ANU: “Serious threat” of fugitive emissions with hydrogen plan
Developing a new, large-scale, low-emissions hydrogen industry based on natural gas undermines these efforts and ignores the dangers that fugitive emissions pose to our environment.
Australia’s plans to produce hydrogen using fossil fuels carries significant risks and could create an industry that leads to an increase in greenhouse gas emissions, researchers from The Australian National University (ANU) warn.
“Australia’s hydrogen strategy doesn’t make a distinction between green and blue hydrogen; what the strategy discusses is clean hydrogen,” Dr Thomas Longden, from the ANU Crawford School of Public Policy, said.
Green hydrogen refers to hydrogen made by renewable energy-driven electrolysis, while blue hydrogen is made from natural gas with carbon capture and storage (CCS) technologies.
“By using the term ‘clean’ hydrogen for both renewable-based and natural gas-based hydrogen, the danger is that we could establish a hydrogen industry that actually leads to an increase in emissions,” Dr Longden said.
“Mature CCS technologies could avoid between 50 and 90 per cent of the emissions, but they are expensive, and become more expensive as the capture rate increases.”
New ANU research, published in Applied Energy, suggests emissions from fossil fuel-based hydrogen production could be “substantial” even with CCS technology.
“Our work highlights that large investment in fossil fuel-based hydrogen with CCS could be risky, locking in a new fossil fuel industry with significant emissions, and one that is likely to be out-competed by renewable technologies in the future,” study co-author Dr Fiona Beck, from the ANU School of Engineering, said.
In the research paper, Dr Beck and her co-authors highlight the need for countries to consider the impacts of fugitive emissions, which is a potent greenhouse gas.
“Hydrogen made from natural gas leads to more fugitive emissions – methane that is leaked into the environment during the extraction and processing of natural gas – compared to just burning natural gas directly,” she said.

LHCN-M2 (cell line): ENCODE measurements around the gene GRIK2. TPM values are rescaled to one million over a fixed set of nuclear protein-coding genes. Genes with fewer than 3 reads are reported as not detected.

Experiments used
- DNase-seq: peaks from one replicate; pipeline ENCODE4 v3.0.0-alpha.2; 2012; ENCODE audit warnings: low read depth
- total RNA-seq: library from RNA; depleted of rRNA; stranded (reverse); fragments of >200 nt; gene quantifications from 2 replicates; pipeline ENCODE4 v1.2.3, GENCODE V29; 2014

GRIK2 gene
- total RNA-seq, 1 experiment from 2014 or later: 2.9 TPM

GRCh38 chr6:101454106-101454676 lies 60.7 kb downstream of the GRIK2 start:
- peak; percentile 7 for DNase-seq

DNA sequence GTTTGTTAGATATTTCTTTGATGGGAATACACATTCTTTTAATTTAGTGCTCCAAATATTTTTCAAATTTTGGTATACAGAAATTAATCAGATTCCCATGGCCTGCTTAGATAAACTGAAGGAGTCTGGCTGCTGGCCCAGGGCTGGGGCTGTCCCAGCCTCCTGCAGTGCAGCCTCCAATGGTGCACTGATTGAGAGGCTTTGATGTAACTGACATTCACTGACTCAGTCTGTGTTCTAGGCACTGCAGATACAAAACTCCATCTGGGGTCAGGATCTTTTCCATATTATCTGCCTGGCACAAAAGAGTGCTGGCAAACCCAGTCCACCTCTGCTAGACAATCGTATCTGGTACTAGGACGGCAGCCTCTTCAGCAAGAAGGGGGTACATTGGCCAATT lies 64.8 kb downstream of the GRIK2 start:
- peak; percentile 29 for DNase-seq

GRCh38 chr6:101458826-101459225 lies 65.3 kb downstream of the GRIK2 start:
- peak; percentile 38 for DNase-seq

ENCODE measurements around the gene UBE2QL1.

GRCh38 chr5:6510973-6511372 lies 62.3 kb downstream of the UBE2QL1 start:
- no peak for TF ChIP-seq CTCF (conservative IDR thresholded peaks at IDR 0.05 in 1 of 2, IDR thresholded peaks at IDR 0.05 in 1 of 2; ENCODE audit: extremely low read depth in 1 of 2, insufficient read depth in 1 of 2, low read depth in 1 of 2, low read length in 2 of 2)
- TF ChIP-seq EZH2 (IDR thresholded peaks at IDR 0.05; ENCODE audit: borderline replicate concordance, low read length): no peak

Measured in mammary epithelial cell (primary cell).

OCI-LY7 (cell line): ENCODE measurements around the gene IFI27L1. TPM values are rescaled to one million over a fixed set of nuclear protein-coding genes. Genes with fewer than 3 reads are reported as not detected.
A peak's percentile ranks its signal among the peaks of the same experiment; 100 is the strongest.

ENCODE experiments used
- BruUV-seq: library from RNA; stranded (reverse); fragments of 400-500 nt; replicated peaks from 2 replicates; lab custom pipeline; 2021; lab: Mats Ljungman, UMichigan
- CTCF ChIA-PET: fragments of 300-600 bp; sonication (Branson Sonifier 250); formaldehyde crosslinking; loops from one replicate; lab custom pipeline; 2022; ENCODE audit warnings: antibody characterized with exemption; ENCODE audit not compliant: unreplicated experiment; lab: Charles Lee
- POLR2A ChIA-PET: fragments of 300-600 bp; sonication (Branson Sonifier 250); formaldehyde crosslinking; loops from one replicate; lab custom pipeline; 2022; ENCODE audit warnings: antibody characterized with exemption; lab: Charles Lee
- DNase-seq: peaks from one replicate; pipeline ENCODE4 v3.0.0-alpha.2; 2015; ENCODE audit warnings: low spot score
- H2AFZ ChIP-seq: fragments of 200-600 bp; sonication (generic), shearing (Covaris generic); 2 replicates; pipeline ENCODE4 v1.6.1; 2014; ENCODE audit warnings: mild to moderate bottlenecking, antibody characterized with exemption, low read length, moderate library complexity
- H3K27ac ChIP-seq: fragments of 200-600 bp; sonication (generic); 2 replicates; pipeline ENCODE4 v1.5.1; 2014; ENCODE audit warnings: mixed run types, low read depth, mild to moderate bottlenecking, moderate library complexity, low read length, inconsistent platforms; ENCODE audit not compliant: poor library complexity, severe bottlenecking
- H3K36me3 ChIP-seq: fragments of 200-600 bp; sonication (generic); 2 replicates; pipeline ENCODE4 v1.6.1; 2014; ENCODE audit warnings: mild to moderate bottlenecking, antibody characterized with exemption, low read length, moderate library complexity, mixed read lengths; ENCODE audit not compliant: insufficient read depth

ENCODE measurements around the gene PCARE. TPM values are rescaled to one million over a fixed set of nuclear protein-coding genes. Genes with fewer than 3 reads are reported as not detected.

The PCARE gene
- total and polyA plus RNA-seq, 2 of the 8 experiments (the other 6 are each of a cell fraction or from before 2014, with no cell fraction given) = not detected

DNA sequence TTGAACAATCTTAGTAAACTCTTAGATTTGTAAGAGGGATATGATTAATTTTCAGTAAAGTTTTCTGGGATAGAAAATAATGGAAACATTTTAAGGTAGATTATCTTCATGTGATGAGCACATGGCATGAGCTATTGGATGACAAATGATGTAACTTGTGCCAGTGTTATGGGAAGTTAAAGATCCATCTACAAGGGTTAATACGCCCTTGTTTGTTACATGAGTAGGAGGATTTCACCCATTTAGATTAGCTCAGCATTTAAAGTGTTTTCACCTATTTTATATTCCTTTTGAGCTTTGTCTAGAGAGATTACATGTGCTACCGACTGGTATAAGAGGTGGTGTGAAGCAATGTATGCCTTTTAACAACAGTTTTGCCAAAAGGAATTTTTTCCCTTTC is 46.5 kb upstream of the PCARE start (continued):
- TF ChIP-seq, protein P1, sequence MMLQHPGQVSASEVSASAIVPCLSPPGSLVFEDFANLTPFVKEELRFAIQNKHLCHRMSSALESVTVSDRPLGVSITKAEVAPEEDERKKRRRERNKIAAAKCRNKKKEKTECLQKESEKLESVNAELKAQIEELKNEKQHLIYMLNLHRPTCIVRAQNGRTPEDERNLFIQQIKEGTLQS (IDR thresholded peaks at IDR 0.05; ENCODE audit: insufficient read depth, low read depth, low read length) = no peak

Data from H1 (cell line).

“Including CCS in the process actually increases fugitive emissions further, as more natural gas is needed to fuel the process.”
More than 100 countries have signed up to the Global Methane Pledge to cut methane emissions by 30 per cent on 2020 levels by 2030, a plan outlined at COP26. Australia is not one of them.
“We need to rapidly reduce methane emissions to have a chance of limiting global warming to below 1.5 degrees Celsius,” Dr Beck said.
“Fugitive emissions are the second largest source of methane pollution and rates are rising due to the expansion of unconventional natural gas production that uses fracking.
“Developing a new, large-scale, low-emissions hydrogen industry based on natural gas undermines these efforts and ignores the dangers that fugitive emissions pose to our environment.”
According to Dr Longden, fugitive emissions are rarely discussed in national and international hydrogen plans and are absent in Australia’s National Hydrogen Strategy.
“High capture rates above 90 per cent are needed for natural gas-based hydrogen to be considered low-carbon,” Dr Longden said.
“But carbon capture technologies can’t prevent fugitive methane emissions from being released into the atmosphere, so even if CCS becomes a feasible option, the use of natural gas will still release a potent greenhouse gas.
“In addition, electrolysis with renewable energy could become cheaper than fossil fuels with CCS.
“CCS is an expensive option for emissions reduction with most estimates for the cost of carbon capture being above $82 per tonne of carbon dioxide (CO2). These estimates increase to about $109 per tonne of CO2 for high capture rates.”
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